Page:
One of my Life List goals is to read all of the Caldecott winners. This is my ninth post about a Caldecott book. You can read the other Caldecott posts here.

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1990 Caldecott Medal: Lon Po Po

2001 Caldecott Medal: So You Want to President?

president

So You Want to Be President? takes a humorous look at the lives, personalities, and commonalities among the first 42 presidents. A basic, non-fiction overview of the presidency, geared toward mid-to-late elementary schools.

The book was written by Judith St. George, who wrote over 40 books – both fiction and biographies for children focused on American History. She published her first book in 1970, and the last in 2009 – a forty year writing career! Judith St. George passed away in 2015 at the age of 84.

The illustrations in So You Want to Be President? are humorous, full of fun details. David Small is one of my favorite illustrators, and he has been nominated for the Caldecott Medal two other times – once for The Gardener (written by his wife, Sarah Small) in 1998 and then again in 2013 for One Cool Friend (written by Toni Buzzeo). He has illustrated over 30 books, 8 of which he also wrote. He has illustrated six books written by his wife, and I must admit those are my favorite.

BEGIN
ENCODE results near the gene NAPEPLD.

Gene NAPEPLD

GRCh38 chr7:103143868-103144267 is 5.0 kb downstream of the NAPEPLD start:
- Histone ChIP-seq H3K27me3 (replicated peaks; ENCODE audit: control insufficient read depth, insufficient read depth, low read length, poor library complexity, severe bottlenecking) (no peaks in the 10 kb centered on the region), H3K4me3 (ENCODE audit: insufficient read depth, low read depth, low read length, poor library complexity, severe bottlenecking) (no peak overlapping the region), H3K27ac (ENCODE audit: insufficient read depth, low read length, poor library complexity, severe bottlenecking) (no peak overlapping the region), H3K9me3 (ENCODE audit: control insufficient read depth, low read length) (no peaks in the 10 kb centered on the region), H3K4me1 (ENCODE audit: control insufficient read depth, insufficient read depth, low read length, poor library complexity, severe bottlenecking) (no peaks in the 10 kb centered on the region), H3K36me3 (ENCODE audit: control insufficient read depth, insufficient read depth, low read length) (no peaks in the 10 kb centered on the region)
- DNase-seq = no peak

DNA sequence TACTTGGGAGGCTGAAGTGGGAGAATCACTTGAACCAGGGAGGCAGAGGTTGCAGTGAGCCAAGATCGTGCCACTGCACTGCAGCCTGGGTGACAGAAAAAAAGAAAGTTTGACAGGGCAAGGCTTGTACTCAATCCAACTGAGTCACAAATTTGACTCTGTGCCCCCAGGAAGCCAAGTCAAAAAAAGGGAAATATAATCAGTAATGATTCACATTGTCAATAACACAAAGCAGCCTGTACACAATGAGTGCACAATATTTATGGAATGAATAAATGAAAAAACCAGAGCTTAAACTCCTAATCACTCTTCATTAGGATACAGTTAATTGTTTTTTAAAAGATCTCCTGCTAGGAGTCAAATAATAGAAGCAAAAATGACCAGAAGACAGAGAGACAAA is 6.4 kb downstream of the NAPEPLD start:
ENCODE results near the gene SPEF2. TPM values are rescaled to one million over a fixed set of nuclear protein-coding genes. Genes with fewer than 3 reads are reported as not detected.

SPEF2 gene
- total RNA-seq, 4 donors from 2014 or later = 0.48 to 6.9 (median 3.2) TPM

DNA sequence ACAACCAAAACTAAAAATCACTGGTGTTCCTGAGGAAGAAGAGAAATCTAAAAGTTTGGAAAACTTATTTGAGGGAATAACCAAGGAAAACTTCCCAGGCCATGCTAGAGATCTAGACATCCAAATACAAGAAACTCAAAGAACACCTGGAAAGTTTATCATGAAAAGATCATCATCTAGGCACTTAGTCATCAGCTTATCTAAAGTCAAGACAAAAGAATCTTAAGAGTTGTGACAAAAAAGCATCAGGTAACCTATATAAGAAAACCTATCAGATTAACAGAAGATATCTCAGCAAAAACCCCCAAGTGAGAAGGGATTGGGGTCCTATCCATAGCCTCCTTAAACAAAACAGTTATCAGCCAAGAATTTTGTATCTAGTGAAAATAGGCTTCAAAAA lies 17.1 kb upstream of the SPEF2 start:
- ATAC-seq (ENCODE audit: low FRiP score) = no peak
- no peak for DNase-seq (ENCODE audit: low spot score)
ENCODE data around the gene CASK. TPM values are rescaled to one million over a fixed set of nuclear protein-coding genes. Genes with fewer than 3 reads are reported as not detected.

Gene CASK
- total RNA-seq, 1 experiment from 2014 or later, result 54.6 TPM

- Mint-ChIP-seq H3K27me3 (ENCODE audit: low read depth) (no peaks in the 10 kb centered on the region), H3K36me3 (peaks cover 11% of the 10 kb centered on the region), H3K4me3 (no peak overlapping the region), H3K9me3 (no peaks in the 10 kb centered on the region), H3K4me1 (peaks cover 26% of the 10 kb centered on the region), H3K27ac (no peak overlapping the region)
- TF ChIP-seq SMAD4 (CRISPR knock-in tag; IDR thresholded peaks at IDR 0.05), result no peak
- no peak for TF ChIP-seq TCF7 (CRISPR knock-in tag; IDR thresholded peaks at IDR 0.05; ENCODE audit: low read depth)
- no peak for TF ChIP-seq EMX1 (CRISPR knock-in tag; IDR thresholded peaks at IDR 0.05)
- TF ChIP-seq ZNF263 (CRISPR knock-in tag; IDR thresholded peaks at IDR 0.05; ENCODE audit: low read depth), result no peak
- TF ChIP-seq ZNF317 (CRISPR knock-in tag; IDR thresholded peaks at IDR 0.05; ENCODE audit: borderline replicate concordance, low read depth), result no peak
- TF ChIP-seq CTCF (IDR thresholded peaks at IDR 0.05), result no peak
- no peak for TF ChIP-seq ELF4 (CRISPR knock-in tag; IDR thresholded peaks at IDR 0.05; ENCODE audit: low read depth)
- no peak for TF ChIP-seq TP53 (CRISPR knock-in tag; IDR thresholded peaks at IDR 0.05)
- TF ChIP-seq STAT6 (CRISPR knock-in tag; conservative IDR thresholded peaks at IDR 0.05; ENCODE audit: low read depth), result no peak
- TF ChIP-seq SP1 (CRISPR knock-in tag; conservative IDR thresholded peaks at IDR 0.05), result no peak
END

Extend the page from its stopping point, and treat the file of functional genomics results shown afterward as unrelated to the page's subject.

So You Want to Be President? suffers from one common problem of historical surveys – it was almost immediately out of date. The line that “No person of color has ever been President” seems especially egregious. I wouldn’t choose it to read to a class or kids today for that reason – I’d rather have something up-to-date, or focused on just one historical President. But the illustrations don’t disappoint!